The impact a person can have on an entire community can be stunning, even if that person is with us far too briefly. Eli Reischl enriched those around him during his life of just under 4 years, and although illness took him from us in 2017, he continues to stimulate conversations and action to make his community more inclusive today through the Eli’s Park Project. His mom Paige, dad Bryan, and older brothers Jaxon and Wesley share with us the beautiful ideals he inspired.
Will you share your family’s story and how Eli impacted your lives?
“When we found out Eli, our third boy, had Down syndrome we were shocked and, I’m embarrassed to admit, heartbroken. The next 19 weeks of pregnancy we researched and read, prepared and worried and met Dr. Partridge who tried to warn us that babies who happen to have Down syndrome are more beautiful and amazing than we could imagine. She was so right. Our sweet boy brought our family, and everyone he met, unsurpassable amounts of love and joy. And he introduced us to a whole new world we never even knew we wanted and needed so much. Eli opened our minds and expanded our hearts forever. Our family calls Eli our wayfinder. He left us a legacy of love and a path to follow toward a more inclusive world. I know my life will never be as bright and beautiful as it was with Eli in it, and I hold firmly the knowledge that it will be brighter and more beautiful for others because he was.”
What should people know about your loss and grief?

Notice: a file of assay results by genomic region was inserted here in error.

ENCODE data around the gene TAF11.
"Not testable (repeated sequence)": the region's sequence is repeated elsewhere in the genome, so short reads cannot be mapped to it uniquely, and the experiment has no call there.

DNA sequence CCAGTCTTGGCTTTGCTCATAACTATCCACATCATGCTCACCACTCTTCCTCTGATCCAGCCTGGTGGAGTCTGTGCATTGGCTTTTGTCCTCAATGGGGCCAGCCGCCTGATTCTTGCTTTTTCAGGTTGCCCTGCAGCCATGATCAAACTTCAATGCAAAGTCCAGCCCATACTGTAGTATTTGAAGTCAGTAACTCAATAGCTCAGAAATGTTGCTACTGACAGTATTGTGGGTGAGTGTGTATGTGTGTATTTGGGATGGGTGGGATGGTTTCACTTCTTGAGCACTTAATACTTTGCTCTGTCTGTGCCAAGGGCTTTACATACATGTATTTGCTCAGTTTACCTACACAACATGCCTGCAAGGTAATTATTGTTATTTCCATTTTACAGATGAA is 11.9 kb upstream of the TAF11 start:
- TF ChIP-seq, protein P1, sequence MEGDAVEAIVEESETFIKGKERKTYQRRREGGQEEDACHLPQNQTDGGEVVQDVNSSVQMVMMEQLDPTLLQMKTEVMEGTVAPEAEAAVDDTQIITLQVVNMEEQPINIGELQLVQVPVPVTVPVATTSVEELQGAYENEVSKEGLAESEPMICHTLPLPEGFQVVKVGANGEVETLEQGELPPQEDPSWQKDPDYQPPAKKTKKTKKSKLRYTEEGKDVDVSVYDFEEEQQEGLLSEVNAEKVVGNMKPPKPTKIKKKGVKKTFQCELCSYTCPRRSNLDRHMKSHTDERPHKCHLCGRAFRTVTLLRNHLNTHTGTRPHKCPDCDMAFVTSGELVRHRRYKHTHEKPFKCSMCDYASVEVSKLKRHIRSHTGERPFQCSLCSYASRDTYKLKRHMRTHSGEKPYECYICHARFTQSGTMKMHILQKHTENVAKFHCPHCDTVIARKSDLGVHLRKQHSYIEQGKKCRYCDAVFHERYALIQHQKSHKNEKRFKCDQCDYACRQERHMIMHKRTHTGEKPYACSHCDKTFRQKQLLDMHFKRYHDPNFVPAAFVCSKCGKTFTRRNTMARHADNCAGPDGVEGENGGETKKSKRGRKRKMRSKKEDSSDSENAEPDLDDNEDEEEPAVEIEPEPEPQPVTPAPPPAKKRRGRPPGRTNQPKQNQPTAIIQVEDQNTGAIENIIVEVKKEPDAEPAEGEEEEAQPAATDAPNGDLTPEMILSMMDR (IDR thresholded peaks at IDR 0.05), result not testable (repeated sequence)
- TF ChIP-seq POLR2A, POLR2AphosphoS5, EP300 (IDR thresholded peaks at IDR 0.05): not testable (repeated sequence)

“I’m still learning about this. What people may not know is how much their positivity, love and enthusiasm have truly held me up. I think the depth of grief mirrors the height of joy. It’s hard to choose Eli-like joy, knowing the pain it will always be paired with, but I’m trying. It’s impossible to remember Eli any other way.”
What was your inspiration for Eli’s Park?
“Traveling through life everyday with Eli is the greatest honor I’ve ever known. He smiled at everyone, hugged anybody who got within arms’ reach and danced when people’s cell phones rang. He heard music in everything and saw the beauty in everyone. Mostly we were met with kindness, but sometimes fear. I don’t blame anyone, because I know that when we’re afraid to say or do the wrong thing we often do nothing. But for the first time in my white, middle class, privileged life – I experienced being invisible. I felt the devastating impact of wondering if my baby would be misjudged, mistreated or ignored. But maybe even more importantly, I saw, in Eli, the beauty and joy we can miss if we allow even one member of our community to be excluded. Eli’s physical therapist, Shawn, and I started talking about why so many amazing people were missing from our everyday lives. And what it would take to bring more people together. We talked about the places we found community, felt included and inspired and they were always outside. That’s where this idea really began, before we lost Eli, after he opened our eyes to a whole new world.”
What has been the process of developing a new park?
“It’s been all about partnerships. Without the support of Seattle Parks and Recreation, Seattle Parks Foundation and the Seattle Department of Neighborhoods, we couldn’t have a project. And none of those partnerships would be possible without the support of all the businesses, organizations and individual members of our community. We’ve had to learn to balance our sense of urgency with patience. It took a lot more time than we imagined at first, but that ultimately allowed us to build a larger and more diverse community around the project.”